Brain sync studies could lead to better connections between patients and therapists

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Image: Stanford Center for Interdisciplinary Brain Sciences Research
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A growing cadre of neuroscientists is using sophisticated technology … to capture what happens in one brain, two brains, or even 12 or 15 at a time when their owners are engaged in eye contact, storytelling, joint attention focused on a topic or object, or any other activity that requires social give and take. [T]he hope remains that identifying the neural underpinnings of real social exchange will change our basic understanding of communication and ultimately improve education or inform treatment of the many psychiatric disorders that involve social impairments.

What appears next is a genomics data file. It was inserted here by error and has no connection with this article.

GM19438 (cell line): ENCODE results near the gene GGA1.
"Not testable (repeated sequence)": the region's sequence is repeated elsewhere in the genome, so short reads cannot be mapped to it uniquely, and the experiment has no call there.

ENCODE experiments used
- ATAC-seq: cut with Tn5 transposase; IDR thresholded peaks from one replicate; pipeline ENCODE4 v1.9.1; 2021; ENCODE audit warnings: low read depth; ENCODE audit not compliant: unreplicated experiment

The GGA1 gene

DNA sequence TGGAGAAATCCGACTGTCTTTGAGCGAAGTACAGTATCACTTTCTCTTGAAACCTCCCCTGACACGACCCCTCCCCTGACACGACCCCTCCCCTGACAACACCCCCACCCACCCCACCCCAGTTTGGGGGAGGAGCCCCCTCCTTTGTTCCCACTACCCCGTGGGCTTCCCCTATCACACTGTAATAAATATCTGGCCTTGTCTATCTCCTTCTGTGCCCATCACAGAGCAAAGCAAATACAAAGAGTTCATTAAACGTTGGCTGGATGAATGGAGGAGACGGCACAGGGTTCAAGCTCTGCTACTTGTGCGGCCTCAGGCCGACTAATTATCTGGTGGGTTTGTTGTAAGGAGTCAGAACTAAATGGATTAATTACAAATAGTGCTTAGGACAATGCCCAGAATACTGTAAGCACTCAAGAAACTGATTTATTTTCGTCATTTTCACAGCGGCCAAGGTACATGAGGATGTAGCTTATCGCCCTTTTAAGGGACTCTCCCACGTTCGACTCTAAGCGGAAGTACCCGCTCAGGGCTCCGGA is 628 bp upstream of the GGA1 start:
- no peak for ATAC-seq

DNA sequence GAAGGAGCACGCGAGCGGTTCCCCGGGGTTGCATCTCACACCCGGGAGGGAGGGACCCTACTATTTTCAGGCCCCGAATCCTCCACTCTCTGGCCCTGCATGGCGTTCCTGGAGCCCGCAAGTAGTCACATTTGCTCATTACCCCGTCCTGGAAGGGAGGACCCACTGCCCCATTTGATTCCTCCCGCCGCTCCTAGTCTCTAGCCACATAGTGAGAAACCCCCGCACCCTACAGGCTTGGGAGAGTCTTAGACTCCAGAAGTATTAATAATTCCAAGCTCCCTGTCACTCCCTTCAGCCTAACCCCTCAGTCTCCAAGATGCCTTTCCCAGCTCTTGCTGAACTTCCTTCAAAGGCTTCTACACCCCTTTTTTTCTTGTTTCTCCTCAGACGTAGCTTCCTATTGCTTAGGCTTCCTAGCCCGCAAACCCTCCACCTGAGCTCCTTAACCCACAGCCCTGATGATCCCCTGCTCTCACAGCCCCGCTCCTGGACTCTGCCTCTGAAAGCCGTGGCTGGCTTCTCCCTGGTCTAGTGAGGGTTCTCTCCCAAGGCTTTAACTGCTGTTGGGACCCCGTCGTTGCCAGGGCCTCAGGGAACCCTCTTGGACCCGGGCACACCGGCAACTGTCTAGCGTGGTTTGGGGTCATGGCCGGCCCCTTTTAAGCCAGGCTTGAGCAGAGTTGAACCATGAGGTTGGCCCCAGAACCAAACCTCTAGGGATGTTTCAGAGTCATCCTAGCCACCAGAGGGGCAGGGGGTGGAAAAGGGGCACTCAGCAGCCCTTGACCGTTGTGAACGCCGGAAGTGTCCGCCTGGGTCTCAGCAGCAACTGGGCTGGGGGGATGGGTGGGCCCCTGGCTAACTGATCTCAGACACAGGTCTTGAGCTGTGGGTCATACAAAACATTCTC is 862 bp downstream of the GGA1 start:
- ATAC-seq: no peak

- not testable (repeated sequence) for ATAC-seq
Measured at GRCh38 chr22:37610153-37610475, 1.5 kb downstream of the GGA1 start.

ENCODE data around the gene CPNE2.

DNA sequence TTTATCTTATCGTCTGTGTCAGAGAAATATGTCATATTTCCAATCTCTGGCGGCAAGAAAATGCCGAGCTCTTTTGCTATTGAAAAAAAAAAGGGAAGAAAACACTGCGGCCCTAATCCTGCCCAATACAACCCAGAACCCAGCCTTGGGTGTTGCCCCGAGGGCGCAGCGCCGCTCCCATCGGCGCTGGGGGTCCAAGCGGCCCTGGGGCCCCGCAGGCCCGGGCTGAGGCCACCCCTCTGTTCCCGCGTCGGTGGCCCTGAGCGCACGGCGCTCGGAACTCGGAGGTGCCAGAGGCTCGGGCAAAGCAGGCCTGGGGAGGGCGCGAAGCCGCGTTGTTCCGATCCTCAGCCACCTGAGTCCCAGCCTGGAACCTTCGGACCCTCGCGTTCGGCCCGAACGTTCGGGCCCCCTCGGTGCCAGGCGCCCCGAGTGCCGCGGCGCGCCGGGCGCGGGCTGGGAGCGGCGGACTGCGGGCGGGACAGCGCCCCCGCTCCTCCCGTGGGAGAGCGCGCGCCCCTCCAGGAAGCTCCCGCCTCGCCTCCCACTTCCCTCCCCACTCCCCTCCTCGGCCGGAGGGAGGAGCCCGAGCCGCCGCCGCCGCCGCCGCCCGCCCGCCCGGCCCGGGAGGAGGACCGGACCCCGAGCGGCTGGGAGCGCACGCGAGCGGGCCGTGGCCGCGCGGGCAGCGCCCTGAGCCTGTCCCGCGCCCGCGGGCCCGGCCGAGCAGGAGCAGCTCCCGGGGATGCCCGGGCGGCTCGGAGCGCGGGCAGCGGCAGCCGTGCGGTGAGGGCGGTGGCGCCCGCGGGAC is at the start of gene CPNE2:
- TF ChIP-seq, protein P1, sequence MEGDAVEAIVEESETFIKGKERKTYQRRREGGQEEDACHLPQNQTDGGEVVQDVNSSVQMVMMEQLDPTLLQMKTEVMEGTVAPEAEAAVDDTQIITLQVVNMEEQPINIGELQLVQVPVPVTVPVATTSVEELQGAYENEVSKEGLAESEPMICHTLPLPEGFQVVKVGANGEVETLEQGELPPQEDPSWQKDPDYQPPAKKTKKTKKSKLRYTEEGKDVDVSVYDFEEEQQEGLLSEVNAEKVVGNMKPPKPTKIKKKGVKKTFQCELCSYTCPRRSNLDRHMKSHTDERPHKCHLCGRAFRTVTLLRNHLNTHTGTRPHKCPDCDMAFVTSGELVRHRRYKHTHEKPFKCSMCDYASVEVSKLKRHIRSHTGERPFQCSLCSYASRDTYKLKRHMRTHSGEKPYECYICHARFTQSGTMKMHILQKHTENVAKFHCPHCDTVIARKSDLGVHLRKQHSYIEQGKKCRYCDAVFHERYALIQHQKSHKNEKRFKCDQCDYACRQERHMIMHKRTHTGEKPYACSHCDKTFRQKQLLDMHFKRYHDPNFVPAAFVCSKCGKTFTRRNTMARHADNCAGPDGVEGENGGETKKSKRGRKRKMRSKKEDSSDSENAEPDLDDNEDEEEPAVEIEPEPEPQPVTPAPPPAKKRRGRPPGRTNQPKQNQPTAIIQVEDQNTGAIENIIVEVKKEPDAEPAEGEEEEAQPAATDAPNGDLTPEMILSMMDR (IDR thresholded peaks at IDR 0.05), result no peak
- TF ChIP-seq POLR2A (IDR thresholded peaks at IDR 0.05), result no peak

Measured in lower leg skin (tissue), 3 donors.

Beyond the practical challenges of interactive neuroscience, a more philosophical question has circulated as to whether the neural information obtained from measuring people during social interaction is significantly different from scans taken when people are alone or acting simply as observers. …

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Yes, apparently there is. The evidence is growing, says psychiatrist and social neuroscientist Leonhard Schilbach of the Max Planck Institute of Psychiatry in Munich, that “social cognition is fundamentally different when you’re directly engaged with another person as opposed to observing another person.”

Schilbach believes interactive neuroscience has real-life applications in psychiatry as well. It could make it possible to predict which therapist will work best with which patient, for example.

Read full, original post: “Hyperscans” Show How Brains Sync as People Interact

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